Among other charges, the reprimand was for: having an inappropriate relationship with a female subordinate, going into Kabul in civilian clothes without permission to have dinner and consume alcohol with said subordinate, and running a home business on government time and with government computers. He was lucky to get off with a reprimand, as all of the above are court-martial offenses. If the timeline is right, it appears that Holmes was not attacked as a whistleblower, but decided to make his charges only after receiving what he viewed as unjust punishment for his own infractions. He did, however, wait until he got home to begin fighting the charges against him and making his accusations against Caldwell. When the inspector general declared that Holmes’s claims about the misuse of IO were unfounded, he took his story to Hastings.

So what really happened?

Caldwell’s command (NATO Training Mission — Afghanistan and Combined Security Transition Command — Afghanistan) is responsible for training the Afghan national army and police. All reports show that under Caldwell’s stewardship these forces are making substantial progress and may soon be ready to start replacing American soldiers in hotly contested areas. Most of the credit for this achievement goes to General Caldwell, who has by all accounts been accomplishing miracles with a severely undermanned organization.

One of the things Caldwell’s organization does not do, however, is target the locals with IO messages, meaning that he had no need for an IO team. When Holmes arrived with his small IO detachment, Caldwell had no use for them, at least in their specialist task. What he did have was a screaming need to fill other slots. So, rather than let five IO officers sit around twiddling their thumbs, Caldwell’s chief of staff assigned them other work.

When Holmes was asked to put together background info on visiting VIPs, he rebelled. This was not what he had come to Afghanistan for. He obviously found it beneath his rank and station in life to do work typically assigned to a junior staff officer. He wanted to “stare at goats,” and the establishment wanted him to prepare background briefings.

It should be understood that whenever a VIP is scheduled to visit a three-star general, a background folder is created. It would be the height of incompetence for a general’s staff to allow their boss to walk into a meeting unprepared. It also appears to make sense to give such tasks to people who otherwise don’t have an assigned function, such as the IO team. The fact that an IO officer is assigned the job of creating a background briefing does not mean he was told to use IO techniques in the process. In fact, if there were a command-ordered IO campaign to bend the minds of U.S. senators, there would be an IO plan. IO officers do not do anything without writing out a plan — ever. It is in their DNA. Someone should ask Holmes to present the dated IO plan for this “command-ordered” operation — with the associated PowerPoint presentation. For it is well known within the military that if there is no PowerPoint trail, there is no event!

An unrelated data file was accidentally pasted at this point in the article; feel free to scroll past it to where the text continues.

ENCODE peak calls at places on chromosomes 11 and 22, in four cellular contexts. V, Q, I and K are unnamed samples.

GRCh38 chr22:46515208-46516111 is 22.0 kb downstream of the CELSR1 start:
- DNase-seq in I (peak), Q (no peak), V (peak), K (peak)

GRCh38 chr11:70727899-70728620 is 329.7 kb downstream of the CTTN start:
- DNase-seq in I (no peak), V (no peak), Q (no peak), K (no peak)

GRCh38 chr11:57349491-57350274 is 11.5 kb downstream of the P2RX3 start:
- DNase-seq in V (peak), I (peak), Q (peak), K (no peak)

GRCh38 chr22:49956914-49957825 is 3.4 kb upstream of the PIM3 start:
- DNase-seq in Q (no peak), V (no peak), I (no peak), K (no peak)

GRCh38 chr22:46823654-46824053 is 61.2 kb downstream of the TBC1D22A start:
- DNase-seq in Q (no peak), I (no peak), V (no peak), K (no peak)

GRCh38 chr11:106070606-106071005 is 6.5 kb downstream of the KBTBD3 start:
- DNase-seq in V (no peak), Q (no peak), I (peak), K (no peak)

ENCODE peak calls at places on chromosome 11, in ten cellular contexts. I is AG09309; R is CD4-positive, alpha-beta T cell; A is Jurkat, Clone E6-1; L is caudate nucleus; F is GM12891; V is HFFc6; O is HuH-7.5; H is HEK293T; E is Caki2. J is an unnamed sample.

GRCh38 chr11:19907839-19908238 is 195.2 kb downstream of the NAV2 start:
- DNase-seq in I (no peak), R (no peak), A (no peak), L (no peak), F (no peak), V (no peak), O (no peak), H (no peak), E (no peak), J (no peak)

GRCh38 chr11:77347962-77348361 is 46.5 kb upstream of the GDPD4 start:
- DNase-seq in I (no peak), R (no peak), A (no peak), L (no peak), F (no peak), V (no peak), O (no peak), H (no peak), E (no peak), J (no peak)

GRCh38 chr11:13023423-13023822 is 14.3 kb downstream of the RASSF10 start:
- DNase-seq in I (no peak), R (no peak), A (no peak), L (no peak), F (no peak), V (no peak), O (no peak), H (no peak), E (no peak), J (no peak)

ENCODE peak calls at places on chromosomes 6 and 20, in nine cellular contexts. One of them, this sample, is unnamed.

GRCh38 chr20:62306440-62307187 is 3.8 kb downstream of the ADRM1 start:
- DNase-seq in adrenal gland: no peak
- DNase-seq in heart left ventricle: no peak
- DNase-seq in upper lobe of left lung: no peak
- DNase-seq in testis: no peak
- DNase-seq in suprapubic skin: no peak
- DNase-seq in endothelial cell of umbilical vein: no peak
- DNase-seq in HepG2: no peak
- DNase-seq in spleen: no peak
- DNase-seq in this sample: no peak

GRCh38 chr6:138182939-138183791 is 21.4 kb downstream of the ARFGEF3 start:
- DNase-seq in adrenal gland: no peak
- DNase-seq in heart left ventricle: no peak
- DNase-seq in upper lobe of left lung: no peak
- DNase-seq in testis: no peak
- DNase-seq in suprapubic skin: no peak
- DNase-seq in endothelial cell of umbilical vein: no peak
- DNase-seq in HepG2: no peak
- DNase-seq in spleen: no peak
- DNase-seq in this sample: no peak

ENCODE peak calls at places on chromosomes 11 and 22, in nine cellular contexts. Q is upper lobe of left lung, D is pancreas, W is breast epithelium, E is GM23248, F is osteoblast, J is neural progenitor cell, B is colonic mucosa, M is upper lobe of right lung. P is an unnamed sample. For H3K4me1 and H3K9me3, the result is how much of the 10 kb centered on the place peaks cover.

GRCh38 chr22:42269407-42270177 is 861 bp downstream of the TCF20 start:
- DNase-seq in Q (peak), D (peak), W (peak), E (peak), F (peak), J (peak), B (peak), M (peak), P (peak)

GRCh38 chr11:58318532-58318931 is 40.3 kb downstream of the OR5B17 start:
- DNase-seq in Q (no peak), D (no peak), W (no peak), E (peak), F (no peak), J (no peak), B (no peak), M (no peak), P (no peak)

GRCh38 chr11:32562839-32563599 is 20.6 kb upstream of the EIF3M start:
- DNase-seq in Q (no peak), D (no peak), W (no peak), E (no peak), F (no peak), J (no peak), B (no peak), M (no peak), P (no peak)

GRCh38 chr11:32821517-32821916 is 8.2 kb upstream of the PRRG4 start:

One might also ask: Why would Caldwell target the specific senators mentioned in Hastings’s article, as they already were on his side? As Senator Levin said in a press statement: “For years, I have strongly and repeatedly advocated for building up Afghan military capability because I believe only the Afghans can truly secure their nation’s future. I have never needed any convincing on this point. Quite the opposite, my efforts have been aimed at convincing others of the need for larger, more capable Afghan security forces, and that we and NATO should send more trainers to Afghanistan, rather than more combat troops.”

And does anyone believe Senators McCain and Lieberman needed further coaxing toward the light? Moreover, consider the utter absurdity of playing IO games on someone like Senator McCain. For over five years the North Vietnamese used torture and every psychological trick in the book to break McCain. They failed. So let’s face facts: The only way the barely trained and apparently incompetent Holmes could have gotten into McCain’s head was if the senator ate him for breakfast.

From what is in evidence so far, we know that an ineffectual officer with a serious axe to grind was sent home from Afghanistan in disgrace. Once back here, he lashed out by going to the press with a story that any real journalist would have picked apart in minutes. Hastings, displaying the journalistic ethics of a louse, decided to take the uncorroborated word of a single discredited officer to slime the reputation of one of America’s best and most dedicated warriors. Worse, he did so when that warrior was helping to turn around a dire situation in Afghanistan.

General Caldwell is our exit strategy. By making his job harder, Holmes and Hastings have guaranteed that soldiers and Marines will be unnecessarily killed. We must all hope that Holmes and Hastings fail. Caldwell is doing crucial work and succeeding in a very tough assignment. He remains one of our best hopes for a successful ending to the war in Afghanistan. His efforts must not be derailed because a single soldier without honor has found a journalist who has no concept of honor to help him seek revenge.

— Jim Lacey is professor of strategic studies at the Marine War College and author of the forthcoming book The First Clash. The opinions in this article are the author’s own and do not reflect the opinions of the Department of Defense or its leadership.